At Irish festival, bishop calls for changed hearts

When Irish eyes are smiling, goes the song, they’ll steal your heart away.
On Sunday, hundreds of Catholics who packed a tent for Mass at an Irish festival in downtown Peoria were repeatedly urged to give their hearts away — to God.

Bishop Daniel R. Jenky, CSC, principal celebrant of the annual Mass at Erin Feis, told the assembly that the rituals and traditions of our Catholic faith “do us no good at all” unless they embody “a profound conversion, a real change of heart.”

The mostly green-clad crowd that filled the large tent for the 10:30 a.m. Mass was welcomed to the “cathedral on the riverfront” by Msgr. Stanley Deptula, master of ceremonies. Minutes later, the liturgy began with a bagpipe-led procession featuring a Knights of Columbus Honor Guard.

Bishop Jenky has traditionally used the annual Mass at Erin Feis to issue strong challenges to the Catholic community. The Diocese of Peoria’s “A Call to Catholic Men of Faith,” for example, traces its roots to a passionate plea from the bishop at the 2004 Erin Feis Mass for Catholics to “rise up” and stand with our God.

Again this year, the bishop used straight talk to call on Catholics to be “set apart” from a sinful culture by embracing Christian holiness.

“IT IS NOT enough to merely bless ourselves with holy water,” he said in his homily, “to genuflect, to walk around with ashes on our heads every Ash Wednesday, to come to Erin Feis or celebrate St. Patrick’s Day, to light candles, or to check off the word ‘Catholic’ on those forms asking for our religious identity.”

Even the Mass itself, the “gift beyond all measure,” will do us no good, said the bishop, “unless and until we allow the reality of the Blessed Sacrament to change our minds, reform our lives, and empower our service to God and neighbor.”

Sin, said Bishop Jenky, “is always a swindle that promises a lot but gives us nothing.” Through a series of questions, the bishop then asked those attending to consider what they might need to give up in order to be filled up with the grace of Christ.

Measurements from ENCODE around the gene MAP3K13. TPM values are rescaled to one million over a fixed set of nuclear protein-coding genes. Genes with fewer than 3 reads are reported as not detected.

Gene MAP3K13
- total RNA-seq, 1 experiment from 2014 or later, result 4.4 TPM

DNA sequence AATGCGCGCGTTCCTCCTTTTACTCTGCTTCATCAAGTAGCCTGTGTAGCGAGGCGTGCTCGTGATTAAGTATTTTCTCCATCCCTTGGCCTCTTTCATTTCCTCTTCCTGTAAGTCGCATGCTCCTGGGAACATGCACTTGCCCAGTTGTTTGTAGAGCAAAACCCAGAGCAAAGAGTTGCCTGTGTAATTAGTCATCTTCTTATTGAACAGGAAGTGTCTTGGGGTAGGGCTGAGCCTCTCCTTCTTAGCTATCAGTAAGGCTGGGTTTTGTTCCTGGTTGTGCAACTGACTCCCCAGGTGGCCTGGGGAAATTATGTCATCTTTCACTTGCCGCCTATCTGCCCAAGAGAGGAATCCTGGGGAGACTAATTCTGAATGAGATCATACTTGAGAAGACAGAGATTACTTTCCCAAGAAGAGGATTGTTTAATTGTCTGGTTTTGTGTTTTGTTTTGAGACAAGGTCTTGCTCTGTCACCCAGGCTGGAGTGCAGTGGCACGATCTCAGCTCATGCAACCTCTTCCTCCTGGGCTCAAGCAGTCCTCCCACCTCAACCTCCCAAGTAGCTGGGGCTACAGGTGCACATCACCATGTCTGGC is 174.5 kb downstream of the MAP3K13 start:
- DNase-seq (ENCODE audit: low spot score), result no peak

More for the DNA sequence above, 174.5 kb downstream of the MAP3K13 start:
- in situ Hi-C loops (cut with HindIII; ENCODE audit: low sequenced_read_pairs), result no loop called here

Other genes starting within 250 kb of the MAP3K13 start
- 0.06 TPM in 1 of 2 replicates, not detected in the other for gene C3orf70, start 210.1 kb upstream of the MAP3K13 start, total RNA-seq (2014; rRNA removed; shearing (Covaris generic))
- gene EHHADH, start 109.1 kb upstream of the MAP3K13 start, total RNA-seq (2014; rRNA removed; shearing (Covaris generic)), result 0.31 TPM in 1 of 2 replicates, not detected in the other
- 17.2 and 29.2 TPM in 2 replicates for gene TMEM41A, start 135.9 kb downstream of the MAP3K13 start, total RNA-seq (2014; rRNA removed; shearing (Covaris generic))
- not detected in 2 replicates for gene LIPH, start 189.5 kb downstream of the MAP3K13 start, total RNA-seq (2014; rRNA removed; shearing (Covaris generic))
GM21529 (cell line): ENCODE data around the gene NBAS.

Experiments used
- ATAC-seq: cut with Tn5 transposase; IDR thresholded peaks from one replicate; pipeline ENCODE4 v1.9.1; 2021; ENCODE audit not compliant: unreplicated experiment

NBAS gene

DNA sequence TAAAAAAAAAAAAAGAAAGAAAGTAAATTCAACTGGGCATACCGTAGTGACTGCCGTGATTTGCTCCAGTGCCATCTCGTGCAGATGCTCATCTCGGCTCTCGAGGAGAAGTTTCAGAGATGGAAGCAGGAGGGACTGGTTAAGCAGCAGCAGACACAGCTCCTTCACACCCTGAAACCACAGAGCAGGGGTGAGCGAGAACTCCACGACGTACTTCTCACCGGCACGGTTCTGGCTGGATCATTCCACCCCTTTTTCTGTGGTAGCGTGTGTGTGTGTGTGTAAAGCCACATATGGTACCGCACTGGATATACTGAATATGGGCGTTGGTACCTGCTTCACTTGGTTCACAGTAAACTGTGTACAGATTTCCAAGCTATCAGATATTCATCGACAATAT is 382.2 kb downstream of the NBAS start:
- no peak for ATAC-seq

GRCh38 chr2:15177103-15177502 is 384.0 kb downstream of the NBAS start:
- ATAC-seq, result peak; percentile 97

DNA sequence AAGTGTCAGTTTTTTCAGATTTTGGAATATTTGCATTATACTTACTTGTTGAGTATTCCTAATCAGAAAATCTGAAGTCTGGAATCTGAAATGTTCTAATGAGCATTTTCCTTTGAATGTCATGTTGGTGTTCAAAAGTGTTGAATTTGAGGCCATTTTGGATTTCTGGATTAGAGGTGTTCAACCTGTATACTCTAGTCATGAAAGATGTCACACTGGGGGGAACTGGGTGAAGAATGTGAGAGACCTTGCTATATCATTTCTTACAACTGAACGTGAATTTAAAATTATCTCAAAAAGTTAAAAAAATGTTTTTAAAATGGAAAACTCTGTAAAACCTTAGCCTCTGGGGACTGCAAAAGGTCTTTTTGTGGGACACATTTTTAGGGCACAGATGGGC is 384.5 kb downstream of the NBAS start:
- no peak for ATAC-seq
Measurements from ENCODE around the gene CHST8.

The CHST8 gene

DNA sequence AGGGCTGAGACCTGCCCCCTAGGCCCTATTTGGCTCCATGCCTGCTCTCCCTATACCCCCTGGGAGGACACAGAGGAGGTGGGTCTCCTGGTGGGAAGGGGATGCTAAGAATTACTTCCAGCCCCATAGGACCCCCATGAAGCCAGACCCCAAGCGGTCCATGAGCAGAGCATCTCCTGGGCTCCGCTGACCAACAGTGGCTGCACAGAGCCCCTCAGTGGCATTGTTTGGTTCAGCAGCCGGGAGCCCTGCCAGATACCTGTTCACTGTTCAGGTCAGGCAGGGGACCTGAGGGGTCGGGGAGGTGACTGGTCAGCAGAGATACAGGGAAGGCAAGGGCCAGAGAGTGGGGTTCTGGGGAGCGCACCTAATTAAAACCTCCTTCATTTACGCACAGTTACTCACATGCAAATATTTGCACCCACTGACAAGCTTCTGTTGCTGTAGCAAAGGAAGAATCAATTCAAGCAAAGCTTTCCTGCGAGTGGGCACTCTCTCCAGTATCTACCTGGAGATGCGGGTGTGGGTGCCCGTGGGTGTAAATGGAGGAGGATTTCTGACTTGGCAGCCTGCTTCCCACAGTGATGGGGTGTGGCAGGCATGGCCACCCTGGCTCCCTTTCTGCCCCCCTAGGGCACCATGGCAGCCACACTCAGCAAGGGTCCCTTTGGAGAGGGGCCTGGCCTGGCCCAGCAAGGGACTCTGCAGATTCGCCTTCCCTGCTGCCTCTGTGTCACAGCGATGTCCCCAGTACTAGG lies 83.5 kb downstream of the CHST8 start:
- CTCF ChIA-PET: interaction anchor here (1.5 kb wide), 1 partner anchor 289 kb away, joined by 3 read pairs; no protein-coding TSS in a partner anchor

“Do we believe the expression of our human sexuality can be disconnected from love and commitment?” he asked.

“Do we believe it’s all right to lie and steal and cheat to get what we want?

“Do we always put ourselves first, and are we always ready and willing to ignore the needs of others?

“Do we value and defend all human life, or do we surrender to the deadly folly of our culture that sees the taking of a human life made in the image and likeness of God as an acceptable solution to human problems — that dares to reach into the womb and even the sick bed to destroy the gift of life that God has given?”

The bishop urged Catholics to show their “change of heart” through their decisions and choices in the ordinary events of everyday life.

THE ANNUAL Mass at Erin Feis is coordinated by the Ancient Order of Hibernians and is promoted as a Liturgy for Peace and Justice. Those attending were asked to contribute canned goods or make monetary donations to support area outreaches to the needy, including the soup kitchen sponsored by the Missionaries of Charity.

Rick Christian, president of Ancient Order of Hibernians Peoria Division, greeted those attending the Mass and served as lector. The offertory gifts were brought forward by Mike Duncan, past president, as well as Dr. Patricia O’Connell, national missions and charities officer for the Ladies Ancient Order of Hibernians and state president, and Debbie Jeffries, president of the Peoria County Division.

Music for this year’s celebration was led by a group from Peoria Notre Dame High School. Bishop Jenky concluded the Mass with a traditional Irish blessing, ending it with the phrase “May you be in heaven a half-hour before the devil knows you’re dead.”

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